- Be active on the accounts you have. If you decide to create an account that will represent your professional persona (as opposed to a purely personal one for photos of brunches and grandchildren), make sure you keep it up-todate. Posting every day or every week is not necessary, but if a potential employer finds their way to your profile, you want them to get the most up-to-date information about you and see that you’re active. An account that hasn’t posted or shared anything for months on end will look dormant and won’t give the impression you’re after.
- Forget you can delete your account. If you give social media a try and don’t take to it, or take to one particular platform over another, remember that you can always delete any accounts you don’t wish to maintain. This can take some of the pressure off starting an account to see if it suits you!
- Give any personal data over social media accounts. Most social media users are legitimate and above board, but there’s no harm in being alert.
- Make it too much of a chore. You don’t have to set aside huge chunks of time for social media; it can be something you can check in on every morning for 5 minutes, or 10 minutes every week. Making it a manageable task increases the likelihood that you’ll keep it up.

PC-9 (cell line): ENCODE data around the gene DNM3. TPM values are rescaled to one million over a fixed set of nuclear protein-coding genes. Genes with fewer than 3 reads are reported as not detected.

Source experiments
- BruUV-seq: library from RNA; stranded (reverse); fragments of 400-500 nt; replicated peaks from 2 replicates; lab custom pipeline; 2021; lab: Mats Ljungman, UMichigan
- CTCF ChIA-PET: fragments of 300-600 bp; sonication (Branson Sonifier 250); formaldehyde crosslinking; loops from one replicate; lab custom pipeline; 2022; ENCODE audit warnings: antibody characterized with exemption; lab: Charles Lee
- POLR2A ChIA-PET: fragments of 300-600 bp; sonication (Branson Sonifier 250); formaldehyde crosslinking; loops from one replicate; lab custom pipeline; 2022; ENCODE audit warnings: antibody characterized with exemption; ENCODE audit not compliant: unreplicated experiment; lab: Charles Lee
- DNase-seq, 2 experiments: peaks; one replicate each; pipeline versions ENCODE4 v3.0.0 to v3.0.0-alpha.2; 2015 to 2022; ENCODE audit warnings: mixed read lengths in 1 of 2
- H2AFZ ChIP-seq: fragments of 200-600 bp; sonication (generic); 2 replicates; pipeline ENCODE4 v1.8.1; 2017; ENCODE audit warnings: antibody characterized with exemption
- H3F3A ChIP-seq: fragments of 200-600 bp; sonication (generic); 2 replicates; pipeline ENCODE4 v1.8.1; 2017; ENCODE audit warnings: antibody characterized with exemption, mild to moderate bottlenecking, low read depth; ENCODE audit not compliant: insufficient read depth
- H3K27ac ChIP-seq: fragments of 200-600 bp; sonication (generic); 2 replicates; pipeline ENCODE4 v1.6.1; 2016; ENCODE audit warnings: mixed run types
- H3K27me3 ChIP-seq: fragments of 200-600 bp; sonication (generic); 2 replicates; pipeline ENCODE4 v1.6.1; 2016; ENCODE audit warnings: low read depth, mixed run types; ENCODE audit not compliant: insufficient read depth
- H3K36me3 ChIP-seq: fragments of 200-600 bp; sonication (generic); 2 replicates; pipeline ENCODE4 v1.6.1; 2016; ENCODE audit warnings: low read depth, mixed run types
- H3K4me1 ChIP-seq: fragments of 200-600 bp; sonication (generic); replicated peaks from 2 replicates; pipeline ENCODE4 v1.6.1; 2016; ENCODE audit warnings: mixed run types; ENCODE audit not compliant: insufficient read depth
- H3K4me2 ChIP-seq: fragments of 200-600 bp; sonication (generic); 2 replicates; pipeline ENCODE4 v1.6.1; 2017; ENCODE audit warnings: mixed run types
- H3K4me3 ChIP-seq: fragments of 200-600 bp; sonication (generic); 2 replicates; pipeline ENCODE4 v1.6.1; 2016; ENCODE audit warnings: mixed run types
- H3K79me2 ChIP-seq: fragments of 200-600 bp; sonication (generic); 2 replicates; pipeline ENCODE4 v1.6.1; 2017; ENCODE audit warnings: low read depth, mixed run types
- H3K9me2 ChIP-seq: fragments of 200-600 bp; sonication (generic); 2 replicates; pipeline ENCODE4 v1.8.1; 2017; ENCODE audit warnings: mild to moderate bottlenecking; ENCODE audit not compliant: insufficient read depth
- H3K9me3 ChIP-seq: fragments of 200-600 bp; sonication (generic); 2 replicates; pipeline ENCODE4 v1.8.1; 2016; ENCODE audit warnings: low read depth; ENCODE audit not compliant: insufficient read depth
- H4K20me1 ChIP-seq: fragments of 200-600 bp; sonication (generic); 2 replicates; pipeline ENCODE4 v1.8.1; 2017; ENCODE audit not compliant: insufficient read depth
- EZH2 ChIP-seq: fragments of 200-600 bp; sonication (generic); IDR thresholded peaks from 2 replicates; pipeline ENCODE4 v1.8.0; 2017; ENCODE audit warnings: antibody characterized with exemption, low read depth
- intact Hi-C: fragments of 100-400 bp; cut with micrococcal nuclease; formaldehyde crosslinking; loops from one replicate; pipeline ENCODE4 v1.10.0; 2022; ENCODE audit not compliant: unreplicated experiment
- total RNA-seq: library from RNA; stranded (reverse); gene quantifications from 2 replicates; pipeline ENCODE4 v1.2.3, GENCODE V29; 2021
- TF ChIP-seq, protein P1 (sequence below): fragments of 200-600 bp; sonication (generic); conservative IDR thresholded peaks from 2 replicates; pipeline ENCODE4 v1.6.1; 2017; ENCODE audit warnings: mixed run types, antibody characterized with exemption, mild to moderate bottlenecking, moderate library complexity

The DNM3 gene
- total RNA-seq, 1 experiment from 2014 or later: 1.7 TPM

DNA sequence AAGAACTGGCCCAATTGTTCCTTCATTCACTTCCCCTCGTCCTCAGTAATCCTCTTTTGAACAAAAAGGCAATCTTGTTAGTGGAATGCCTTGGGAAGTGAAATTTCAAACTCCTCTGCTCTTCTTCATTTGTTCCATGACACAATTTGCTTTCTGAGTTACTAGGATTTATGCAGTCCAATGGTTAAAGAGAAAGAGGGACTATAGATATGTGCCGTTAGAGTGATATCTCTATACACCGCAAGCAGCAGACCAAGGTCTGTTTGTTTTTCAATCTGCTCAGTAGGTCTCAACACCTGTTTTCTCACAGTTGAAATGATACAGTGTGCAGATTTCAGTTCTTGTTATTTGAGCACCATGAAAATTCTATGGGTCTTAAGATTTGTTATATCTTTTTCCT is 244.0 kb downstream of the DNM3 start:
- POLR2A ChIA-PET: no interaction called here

- Be discouraged if people don’t respond when you reach out. Depending on the platform, messages sent directly to a person you don’t know may be placed in a separate inbox for them to read. The upside of this is that it reduces spam mail sent to you, but the downside is that, depending on how often a person checks that ‘other’ inbox, messages to people outside your network may not be seen for a while. This applies particularly to the more personal social media platforms like Instagram and Facebook, and less so to the professionally skewed platforms like LinkedIn and Twitter, where new connections are par for the course.
- Be afraid to try! Social media can be a wonderful tool in your job search, and there are few downsides to giving it a go. You might even find you enjoy the opportunities to stay abreast of developments in your field and connections to like-minded people the world over.
Rupert’s last word
Social media is a wonderful avenue for building your brand, displaying your expertise and making yourself known. It’s also great for finding out about organisations and the people who work there.
I certainly encourage you to use it as an integral part of your job search campaign; however, restrict your social media time to a maximum of one hour per day.
An average of one hour a day or five hours per week should normally give you sufficient time to properly carry out your social media drive.
Yes, it might vary from week to week and you do want to make sure that it’s effective — it is an important aspect of your job search enterprise — but being seen in the flesh, making contacts, meeting people, getting yourself known in person and not just online, that’s what finally wins you the job.
Getting out there and being proactive is more convincing to an employer than your social media presence.
- The above is an edited extract from Rupert’s insightful new book, How to Get a Good Job After 50, in which he explains the hacks and tips that are most effective in overcoming ageism among prospective employers in order to land the job you want.